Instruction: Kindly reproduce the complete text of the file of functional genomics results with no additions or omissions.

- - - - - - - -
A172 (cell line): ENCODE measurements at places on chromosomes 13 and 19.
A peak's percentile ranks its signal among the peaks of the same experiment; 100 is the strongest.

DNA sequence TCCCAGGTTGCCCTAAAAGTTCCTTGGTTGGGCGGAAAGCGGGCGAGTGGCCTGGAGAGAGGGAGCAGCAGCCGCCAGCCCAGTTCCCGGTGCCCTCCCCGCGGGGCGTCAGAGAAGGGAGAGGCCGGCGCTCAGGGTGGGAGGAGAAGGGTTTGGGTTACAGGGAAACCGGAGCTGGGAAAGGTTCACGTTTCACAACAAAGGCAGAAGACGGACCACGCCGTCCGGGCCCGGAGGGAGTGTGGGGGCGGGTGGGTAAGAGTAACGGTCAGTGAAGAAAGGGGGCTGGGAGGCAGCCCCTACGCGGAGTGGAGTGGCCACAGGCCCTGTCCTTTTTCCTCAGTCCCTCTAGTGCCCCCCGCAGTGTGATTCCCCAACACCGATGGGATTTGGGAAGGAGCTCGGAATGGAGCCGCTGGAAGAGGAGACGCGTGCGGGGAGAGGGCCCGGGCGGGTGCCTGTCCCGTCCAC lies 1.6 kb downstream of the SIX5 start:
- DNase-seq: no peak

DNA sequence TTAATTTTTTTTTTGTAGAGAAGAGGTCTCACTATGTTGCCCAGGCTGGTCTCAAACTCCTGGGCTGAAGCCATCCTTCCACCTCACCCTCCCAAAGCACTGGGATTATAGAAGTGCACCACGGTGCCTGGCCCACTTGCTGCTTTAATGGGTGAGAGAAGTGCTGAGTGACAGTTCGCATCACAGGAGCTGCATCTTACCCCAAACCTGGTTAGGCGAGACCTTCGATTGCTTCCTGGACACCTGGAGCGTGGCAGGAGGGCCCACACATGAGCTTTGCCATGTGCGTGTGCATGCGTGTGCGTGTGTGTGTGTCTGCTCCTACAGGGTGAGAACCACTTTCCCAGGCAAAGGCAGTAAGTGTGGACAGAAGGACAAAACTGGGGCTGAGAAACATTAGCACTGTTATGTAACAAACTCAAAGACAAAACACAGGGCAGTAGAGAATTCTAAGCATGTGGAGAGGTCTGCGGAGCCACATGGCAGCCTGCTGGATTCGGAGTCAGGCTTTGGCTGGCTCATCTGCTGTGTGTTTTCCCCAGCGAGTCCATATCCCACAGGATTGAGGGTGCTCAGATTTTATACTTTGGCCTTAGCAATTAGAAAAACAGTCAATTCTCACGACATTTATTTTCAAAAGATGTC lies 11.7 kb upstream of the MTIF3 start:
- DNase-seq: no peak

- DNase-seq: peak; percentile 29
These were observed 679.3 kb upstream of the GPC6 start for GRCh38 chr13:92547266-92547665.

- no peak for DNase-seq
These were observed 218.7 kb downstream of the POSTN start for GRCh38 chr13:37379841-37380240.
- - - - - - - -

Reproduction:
A172 (cell line): ENCODE measurements at places on chromosomes 13 and 19.
A peak's percentile ranks its signal among the peaks of the same experiment; 100 is the strongest.

DNA sequence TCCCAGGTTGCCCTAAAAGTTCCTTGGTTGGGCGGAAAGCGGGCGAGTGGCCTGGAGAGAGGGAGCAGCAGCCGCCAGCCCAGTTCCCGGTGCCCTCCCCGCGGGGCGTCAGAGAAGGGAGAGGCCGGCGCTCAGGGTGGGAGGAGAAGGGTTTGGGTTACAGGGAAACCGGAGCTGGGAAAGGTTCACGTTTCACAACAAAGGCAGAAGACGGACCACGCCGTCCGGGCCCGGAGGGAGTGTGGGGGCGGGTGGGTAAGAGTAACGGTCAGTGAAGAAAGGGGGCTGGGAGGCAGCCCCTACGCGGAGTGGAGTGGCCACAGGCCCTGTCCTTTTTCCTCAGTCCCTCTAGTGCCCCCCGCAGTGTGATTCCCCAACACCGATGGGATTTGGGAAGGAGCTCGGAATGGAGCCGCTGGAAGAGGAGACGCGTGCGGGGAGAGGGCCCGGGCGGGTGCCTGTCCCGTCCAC lies 1.6 kb downstream of the SIX5 start:
- DNase-seq: no peak

DNA sequence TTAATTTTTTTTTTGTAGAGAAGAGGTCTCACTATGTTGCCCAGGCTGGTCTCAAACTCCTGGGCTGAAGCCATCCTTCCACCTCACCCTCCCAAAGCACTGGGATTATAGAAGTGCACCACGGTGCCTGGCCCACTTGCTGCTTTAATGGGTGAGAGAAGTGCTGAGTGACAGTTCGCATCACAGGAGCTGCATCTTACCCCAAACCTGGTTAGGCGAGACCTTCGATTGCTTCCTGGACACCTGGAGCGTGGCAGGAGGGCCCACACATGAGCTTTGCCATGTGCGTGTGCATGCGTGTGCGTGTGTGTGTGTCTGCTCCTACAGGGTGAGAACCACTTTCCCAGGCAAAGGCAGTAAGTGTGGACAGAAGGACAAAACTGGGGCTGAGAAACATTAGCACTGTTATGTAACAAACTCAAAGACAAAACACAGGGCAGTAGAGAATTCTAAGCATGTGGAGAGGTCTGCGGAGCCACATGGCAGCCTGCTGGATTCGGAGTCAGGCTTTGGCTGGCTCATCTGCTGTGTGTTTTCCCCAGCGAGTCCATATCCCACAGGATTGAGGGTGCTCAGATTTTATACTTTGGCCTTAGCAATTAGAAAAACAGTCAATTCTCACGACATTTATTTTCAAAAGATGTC lies 11.7 kb upstream of the MTIF3 start:
- DNase-seq: no peak

- DNase-seq: peak; percentile 29
These were observed 679.3 kb upstream of the GPC6 start for GRCh38 chr13:92547266-92547665.

- no peak for DNase-seq
These were observed 218.7 kb downstream of the POSTN start for GRCh38 chr13:37379841-37380240.